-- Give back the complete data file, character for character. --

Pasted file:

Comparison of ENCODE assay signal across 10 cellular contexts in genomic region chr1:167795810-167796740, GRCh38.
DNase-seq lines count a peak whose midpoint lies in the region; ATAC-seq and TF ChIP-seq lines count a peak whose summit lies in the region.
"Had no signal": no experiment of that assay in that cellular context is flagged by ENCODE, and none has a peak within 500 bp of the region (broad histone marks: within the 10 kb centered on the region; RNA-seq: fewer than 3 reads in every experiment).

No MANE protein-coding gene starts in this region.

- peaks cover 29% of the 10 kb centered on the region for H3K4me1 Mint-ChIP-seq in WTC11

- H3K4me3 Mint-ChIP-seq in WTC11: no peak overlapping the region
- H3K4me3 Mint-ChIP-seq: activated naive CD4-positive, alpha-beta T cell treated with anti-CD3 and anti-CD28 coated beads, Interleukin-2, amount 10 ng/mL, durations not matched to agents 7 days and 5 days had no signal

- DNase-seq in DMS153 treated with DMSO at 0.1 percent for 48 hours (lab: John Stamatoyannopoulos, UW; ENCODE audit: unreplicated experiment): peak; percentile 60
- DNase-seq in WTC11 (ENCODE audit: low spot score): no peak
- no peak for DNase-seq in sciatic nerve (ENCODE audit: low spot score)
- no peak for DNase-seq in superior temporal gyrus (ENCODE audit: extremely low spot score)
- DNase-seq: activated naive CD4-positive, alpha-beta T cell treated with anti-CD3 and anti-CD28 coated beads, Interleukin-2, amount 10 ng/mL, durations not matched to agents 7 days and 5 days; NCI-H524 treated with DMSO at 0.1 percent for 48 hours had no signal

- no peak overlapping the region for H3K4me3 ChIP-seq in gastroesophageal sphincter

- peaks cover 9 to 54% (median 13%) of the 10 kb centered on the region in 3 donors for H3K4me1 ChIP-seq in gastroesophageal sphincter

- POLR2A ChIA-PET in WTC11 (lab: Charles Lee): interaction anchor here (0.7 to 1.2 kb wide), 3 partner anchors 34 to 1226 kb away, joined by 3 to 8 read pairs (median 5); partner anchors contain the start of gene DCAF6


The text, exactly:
Comparison of ENCODE assay signal across 10 cellular contexts in genomic region chr1:167795810-167796740, GRCh38.
DNase-seq lines count a peak whose midpoint lies in the region; ATAC-seq and TF ChIP-seq lines count a peak whose summit lies in the region.
"Had no signal": no experiment of that assay in that cellular context is flagged by ENCODE, and none has a peak within 500 bp of the region (broad histone marks: within the 10 kb centered on the region; RNA-seq: fewer than 3 reads in every experiment).

No MANE protein-coding gene starts in this region.

- peaks cover 29% of the 10 kb centered on the region for H3K4me1 Mint-ChIP-seq in WTC11

- H3K4me3 Mint-ChIP-seq in WTC11: no peak overlapping the region
- H3K4me3 Mint-ChIP-seq: activated naive CD4-positive, alpha-beta T cell treated with anti-CD3 and anti-CD28 coated beads, Interleukin-2, amount 10 ng/mL, durations not matched to agents 7 days and 5 days had no signal

- DNase-seq in DMS153 treated with DMSO at 0.1 percent for 48 hours (lab: John Stamatoyannopoulos, UW; ENCODE audit: unreplicated experiment): peak; percentile 60
- DNase-seq in WTC11 (ENCODE audit: low spot score): no peak
- no peak for DNase-seq in sciatic nerve (ENCODE audit: low spot score)
- no peak for DNase-seq in superior temporal gyrus (ENCODE audit: extremely low spot score)
- DNase-seq: activated naive CD4-positive, alpha-beta T cell treated with anti-CD3 and anti-CD28 coated beads, Interleukin-2, amount 10 ng/mL, durations not matched to agents 7 days and 5 days; NCI-H524 treated with DMSO at 0.1 percent for 48 hours had no signal

- no peak overlapping the region for H3K4me3 ChIP-seq in gastroesophageal sphincter

- peaks cover 9 to 54% (median 13%) of the 10 kb centered on the region in 3 donors for H3K4me1 ChIP-seq in gastroesophageal sphincter

- POLR2A ChIA-PET in WTC11 (lab: Charles Lee): interaction anchor here (0.7 to 1.2 kb wide), 3 partner anchors 34 to 1226 kb away, joined by 3 to 8 read pairs (median 5); partner anchors contain the start of gene DCAF6